Another aspect of Isabella’s influence during her dowager period was her cultural and religious patronage which impacted the culture within the royal court as well as a means to control her reputation. Culture in particular, was essential to queen dowagers as a means to display their social status and to exhibit the impact they had within society. Thereby, by presenting herself as a premium member of society through culture, a dowager queen could assert influence over the country once more. Isabella was particularly interested in French romances and was in possession of various romances such as King Arthur, Tristian and Isolde and other books on the knights of the Round Table. Johnstone proposes that Isabella may have been heavily influenced by these books and suggests that her love of the genre influenced her to have an affair with Mortimer like Genevieve with Lancelot. Yet, as it is uncertain whether Isabella was well acquainted with these books, it cannot be known how much they influenced her politics but her loaning of the these books to other nobles such as King Jean of France and Quean Joan of Scotland ensured that she was influencing the culture of others. Her influence over the culture of the court was so large that after her death and the subsequent death of her French daughter-in-law, Philippa, there was a large cultural rift left in their stead. Along with literature, Isabella enjoyed jewellery and music, notably making numerous payments to minstrels throughout her retirement. In particular, Isabella appears to be fond of Italian paintings and had three in her possession at the time of her passing.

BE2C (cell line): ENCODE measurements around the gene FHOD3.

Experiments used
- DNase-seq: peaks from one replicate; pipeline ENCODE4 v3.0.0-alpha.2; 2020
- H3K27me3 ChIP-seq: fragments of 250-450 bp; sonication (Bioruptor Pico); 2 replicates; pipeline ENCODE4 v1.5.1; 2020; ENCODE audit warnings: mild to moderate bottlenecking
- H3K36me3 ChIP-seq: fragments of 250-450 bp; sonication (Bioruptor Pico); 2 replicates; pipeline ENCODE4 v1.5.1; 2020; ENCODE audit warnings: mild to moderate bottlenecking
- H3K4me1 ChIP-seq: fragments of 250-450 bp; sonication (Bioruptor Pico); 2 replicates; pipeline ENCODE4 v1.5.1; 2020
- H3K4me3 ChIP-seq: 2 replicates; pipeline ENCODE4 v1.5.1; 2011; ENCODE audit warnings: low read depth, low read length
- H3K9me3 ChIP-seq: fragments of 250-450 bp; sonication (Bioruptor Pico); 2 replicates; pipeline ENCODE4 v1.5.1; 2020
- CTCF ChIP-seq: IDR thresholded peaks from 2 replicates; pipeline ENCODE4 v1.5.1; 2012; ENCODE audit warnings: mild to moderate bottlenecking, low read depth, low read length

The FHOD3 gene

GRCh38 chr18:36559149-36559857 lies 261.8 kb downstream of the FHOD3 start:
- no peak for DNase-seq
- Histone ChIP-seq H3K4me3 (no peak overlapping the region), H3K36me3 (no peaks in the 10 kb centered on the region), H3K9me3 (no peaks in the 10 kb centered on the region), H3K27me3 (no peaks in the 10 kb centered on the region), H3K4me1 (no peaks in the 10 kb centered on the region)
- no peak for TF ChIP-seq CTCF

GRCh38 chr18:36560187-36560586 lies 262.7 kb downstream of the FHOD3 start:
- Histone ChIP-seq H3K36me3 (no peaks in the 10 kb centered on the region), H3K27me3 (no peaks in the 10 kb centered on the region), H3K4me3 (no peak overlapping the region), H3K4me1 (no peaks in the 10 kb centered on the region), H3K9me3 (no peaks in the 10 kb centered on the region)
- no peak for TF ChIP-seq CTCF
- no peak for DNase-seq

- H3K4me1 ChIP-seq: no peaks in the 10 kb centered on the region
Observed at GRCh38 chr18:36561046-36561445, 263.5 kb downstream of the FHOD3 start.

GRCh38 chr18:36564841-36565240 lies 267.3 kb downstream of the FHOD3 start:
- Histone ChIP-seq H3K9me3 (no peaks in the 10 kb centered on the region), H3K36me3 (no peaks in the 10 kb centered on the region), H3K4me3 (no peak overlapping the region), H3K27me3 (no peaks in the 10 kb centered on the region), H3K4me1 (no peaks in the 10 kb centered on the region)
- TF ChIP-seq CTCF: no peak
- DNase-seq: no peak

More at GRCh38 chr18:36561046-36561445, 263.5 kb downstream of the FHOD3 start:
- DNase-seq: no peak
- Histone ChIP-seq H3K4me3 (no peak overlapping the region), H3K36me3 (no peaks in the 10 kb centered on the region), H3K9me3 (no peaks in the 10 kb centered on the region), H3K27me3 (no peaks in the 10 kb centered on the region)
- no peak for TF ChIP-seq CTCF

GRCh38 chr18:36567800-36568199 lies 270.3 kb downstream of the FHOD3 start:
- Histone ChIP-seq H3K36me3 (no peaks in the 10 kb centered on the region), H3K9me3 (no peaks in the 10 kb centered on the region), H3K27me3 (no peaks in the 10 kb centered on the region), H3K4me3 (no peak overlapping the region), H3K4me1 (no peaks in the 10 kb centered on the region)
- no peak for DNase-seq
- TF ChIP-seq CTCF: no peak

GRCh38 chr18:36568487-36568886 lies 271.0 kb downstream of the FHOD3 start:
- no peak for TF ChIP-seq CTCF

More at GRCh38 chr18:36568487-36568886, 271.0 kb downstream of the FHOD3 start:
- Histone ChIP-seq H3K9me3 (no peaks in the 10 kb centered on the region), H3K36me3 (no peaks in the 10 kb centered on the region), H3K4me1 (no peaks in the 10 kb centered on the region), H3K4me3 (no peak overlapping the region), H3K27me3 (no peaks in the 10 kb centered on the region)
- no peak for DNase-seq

Moreover, Isabella, like other noble dowagers, took a great interest in religion and charity work, and spent considerable amounts buying religious texts, decorating her chapel, and giving alms to various religious institutions. The journey of her soul in the afterlife would have been a cause of concern for Isabella following her various digressions and religious benefaction was believed to be a way of ensuring one’s soul avoided a long purgatory. As someone who suffered from a damning reputation, it was essential for Isabella to display herself as a pious, charitable queen to attempt to repair this unfavourable status. Upon her death, some of the most impressive items in her collection were a psalter wrapped in silk, an Apocalypse in French, and a bible so large that it was split in two. During her retirement, her household paid for thirteen people to be fed every day as well as many more at various festivals a feast days throughout the year. Bond calculates that during the last couple years of her life, Isabella donated £298 to various religious houses and this excessive amount indicates that benefaction was one of her high priorities. Furthermore, Isabella undertook various pilgrimages throughout her life including numerous trips to Canterbury with her last pilgrimage being only a few months before her death with her daughter Joan. Therefore, culture and religion was central to Isabella’s retirement and she used this to influence others and thereby aid her reputation by being seen as pious and sophisticated.